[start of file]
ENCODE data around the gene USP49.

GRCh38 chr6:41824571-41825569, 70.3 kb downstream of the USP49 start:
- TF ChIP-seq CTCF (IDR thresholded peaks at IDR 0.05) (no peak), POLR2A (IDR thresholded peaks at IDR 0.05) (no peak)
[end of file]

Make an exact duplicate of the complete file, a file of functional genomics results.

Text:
ENCODE data around the gene USP49.

GRCh38 chr6:41824571-41825569, 70.3 kb downstream of the USP49 start:
- TF ChIP-seq CTCF (IDR thresholded peaks at IDR 0.05) (no peak), POLR2A (IDR thresholded peaks at IDR 0.05) (no peak)